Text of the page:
Tag Archives for social network

Remember ’87, ’97, ’07

mobile social networkingImage by Will Lion via Flickr

Friends Reunited is now valued as little as £20m to £40m compared to the price paid by ITV of £175m.  Perhaps it is time for the Founders to buy it back or else think that social networks have moved on and Facebook has won with 200million users.

It is why you need an outside investor onboard to keep you in touch with the market; it is so easy to keep a life-style or passive equity company chugging along but it is not the role of entrepreneurs.

I remember the words said in ’87, “We could work for another ten years and not be as well off”.  And not just us, all the staff with their options and all the investors.

So essential and so difficult to do; build a business and keep a watchful eye on the value you are creating.  Of course, it takes special people to be busy building a business and going through the tortuous route of due diligence and closing the biggest deal of their lives.

Reblog this post [with Zemanta]

Playfish leaps up The Cloud with VC power

LONDON - MAY 31: Party revellers enjoy the atm...Image by Getty Images via Daylife

The Scobleizer uses his Flip video to great effect in these two videos:

“Playfish’s CEO talking about how they are building games for Facebook, part I and part II.”

Playfish builds social games (20million monthly players) and was formed by people who had already built a games business in the old game world and now are building games on social network sites such as Facebook.  The videos show how the games uses the social network, how they get tens of thousands of feedback, how a game can quickly be upgraded (a hundred upgrades not possible on a DVD), how the have no servers and everthing is in The Cloud.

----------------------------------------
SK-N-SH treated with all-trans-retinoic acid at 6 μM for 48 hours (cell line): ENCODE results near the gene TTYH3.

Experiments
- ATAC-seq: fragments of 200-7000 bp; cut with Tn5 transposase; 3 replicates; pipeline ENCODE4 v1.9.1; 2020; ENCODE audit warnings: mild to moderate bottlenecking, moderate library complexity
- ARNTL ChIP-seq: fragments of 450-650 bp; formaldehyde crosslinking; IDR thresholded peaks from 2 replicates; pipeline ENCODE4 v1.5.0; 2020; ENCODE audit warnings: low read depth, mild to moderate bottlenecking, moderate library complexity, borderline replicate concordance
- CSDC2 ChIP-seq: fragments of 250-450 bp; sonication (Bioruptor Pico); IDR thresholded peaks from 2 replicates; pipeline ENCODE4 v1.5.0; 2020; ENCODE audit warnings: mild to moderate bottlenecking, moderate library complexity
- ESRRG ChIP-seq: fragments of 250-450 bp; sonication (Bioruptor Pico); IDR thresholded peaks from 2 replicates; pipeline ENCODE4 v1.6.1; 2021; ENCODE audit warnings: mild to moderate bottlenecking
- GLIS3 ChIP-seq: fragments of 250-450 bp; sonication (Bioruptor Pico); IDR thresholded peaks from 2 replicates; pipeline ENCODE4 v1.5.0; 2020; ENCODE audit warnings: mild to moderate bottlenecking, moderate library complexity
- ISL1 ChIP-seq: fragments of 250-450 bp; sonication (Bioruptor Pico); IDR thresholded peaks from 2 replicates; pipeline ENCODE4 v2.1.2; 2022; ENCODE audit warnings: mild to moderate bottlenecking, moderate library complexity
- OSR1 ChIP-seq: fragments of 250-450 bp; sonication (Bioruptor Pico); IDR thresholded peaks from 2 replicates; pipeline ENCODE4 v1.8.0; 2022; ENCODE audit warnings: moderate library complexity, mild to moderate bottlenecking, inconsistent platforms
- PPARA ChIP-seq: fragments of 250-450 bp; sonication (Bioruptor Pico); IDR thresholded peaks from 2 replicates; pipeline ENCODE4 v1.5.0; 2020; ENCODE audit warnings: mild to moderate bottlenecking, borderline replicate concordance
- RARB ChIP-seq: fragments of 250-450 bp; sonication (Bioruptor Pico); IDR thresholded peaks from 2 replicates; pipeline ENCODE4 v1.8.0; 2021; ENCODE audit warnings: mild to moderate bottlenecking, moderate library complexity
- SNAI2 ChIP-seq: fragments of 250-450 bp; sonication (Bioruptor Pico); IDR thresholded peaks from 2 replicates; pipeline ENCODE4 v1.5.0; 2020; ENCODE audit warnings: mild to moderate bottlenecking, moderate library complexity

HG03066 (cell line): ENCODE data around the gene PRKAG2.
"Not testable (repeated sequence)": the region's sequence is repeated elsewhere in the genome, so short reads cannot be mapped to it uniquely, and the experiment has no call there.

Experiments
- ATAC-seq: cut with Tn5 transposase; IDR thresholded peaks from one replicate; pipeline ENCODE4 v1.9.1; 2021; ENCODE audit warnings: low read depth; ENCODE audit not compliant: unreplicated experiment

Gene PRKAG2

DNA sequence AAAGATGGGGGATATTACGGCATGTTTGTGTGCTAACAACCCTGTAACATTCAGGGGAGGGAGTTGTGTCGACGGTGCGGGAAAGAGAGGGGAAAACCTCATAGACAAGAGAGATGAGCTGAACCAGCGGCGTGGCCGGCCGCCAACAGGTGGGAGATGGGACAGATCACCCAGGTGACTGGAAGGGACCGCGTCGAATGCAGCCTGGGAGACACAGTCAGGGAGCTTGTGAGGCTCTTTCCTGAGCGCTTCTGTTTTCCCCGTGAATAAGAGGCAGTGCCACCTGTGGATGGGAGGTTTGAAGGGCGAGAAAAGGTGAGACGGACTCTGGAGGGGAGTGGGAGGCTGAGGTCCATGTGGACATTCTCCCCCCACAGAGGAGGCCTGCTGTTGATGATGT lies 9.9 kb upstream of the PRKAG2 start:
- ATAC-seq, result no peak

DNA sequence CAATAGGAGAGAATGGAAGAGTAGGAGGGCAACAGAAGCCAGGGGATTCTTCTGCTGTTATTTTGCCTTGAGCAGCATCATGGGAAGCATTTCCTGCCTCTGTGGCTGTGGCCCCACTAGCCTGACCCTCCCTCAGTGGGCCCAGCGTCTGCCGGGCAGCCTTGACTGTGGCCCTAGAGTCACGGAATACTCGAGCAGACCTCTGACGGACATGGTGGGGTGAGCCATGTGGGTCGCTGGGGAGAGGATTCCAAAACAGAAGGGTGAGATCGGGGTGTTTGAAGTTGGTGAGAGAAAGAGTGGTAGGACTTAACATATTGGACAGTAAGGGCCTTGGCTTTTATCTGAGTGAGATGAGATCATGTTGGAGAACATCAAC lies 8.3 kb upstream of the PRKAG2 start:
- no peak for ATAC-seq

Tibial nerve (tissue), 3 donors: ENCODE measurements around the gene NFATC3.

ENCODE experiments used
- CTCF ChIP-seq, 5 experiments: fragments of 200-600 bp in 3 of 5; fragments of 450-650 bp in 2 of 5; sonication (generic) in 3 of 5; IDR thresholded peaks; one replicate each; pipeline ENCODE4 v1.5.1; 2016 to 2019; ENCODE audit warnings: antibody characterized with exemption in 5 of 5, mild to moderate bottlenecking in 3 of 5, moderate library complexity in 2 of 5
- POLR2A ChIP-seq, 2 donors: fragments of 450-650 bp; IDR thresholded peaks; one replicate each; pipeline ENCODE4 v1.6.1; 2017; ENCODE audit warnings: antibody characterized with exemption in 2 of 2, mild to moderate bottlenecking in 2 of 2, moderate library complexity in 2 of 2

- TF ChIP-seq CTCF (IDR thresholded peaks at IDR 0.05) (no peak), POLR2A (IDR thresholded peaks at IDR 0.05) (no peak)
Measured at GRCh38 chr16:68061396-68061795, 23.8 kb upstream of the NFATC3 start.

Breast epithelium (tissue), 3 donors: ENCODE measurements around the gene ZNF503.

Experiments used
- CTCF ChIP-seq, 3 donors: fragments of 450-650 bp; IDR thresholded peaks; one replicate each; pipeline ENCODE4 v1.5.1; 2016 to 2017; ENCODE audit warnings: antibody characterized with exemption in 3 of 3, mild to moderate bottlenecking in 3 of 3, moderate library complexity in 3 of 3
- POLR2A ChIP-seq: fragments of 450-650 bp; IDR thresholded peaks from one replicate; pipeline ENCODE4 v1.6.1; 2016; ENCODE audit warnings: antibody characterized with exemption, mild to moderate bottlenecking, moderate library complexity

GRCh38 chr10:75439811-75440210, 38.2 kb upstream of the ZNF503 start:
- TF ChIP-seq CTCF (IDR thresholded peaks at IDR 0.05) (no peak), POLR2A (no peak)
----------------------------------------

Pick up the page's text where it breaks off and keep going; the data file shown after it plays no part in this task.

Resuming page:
Another company building on Facebook’s platform and reacting to the demographic data already available.

Playfish has raised $20million from Accel and Index Ventures and has quickly developed a 24 hour development operation with offices in London (HQ), Beijing and Silicon Valley.  Of course the founders of Playfish had done it before and so would have got a good deal from the ever generous VCs.  The real lesson is to build a business and sell it and do it again and again.

Building a business in The Cloud with VC power seems a great way to swim, lots of air and lots of water drops to power the fish along. I wonder what business plan resource they used?

Form thePlayfish website:

“What are Social Games?


Social games are games designed to be played together with friends.

Traditional computer games focus on standalone game play on consoles, your PC or on your mobile. Games that do allow you to play together with others online normally require you to buy the game, go online and try and find like-minded new friends who are also playing the game. This is something that usually only the most dedicated gamers are prepared to do.

Our social games are different. We create games that let you play together with real-world friends and family using the infrastructure built by social networks. This is in some ways a return to the roots of games. You play with the same people you would play cards, board games or go bowling with in the real world. Sharing the game experience with friends makes it more compelling and fun.